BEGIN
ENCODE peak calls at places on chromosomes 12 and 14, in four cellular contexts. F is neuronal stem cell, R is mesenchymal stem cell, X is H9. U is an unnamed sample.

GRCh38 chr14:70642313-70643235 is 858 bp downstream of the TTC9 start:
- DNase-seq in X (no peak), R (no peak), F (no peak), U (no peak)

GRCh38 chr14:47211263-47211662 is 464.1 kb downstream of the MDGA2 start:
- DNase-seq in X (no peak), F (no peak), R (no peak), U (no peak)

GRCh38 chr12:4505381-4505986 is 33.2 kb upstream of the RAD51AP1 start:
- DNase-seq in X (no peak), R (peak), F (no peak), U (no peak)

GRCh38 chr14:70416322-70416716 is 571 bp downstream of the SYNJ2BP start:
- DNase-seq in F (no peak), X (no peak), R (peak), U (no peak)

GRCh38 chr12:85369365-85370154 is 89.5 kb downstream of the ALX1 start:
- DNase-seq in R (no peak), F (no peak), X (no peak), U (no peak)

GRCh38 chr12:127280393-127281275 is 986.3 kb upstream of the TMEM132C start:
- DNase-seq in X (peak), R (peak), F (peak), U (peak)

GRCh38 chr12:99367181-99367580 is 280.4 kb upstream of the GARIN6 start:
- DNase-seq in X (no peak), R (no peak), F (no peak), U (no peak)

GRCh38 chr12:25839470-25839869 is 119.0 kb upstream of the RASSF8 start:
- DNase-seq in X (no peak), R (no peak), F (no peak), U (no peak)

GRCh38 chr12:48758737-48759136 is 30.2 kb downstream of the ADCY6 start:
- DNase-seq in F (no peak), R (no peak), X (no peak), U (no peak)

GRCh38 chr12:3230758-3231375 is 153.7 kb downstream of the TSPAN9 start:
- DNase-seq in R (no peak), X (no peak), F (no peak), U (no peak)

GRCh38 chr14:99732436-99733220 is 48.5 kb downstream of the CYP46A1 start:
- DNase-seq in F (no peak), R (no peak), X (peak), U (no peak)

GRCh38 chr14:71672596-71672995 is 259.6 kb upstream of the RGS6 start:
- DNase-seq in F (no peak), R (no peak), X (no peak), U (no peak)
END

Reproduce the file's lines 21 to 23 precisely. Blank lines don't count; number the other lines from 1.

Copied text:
- DNase-seq in R (no peak), X (no peak), F (no peak), U (no peak)

GRCh38 chr14:99732436-99733220 is 48.5 kb downstream of the CYP46A1 start:
- DNase-seq in F (no peak), R (no peak), X (peak), U (no peak)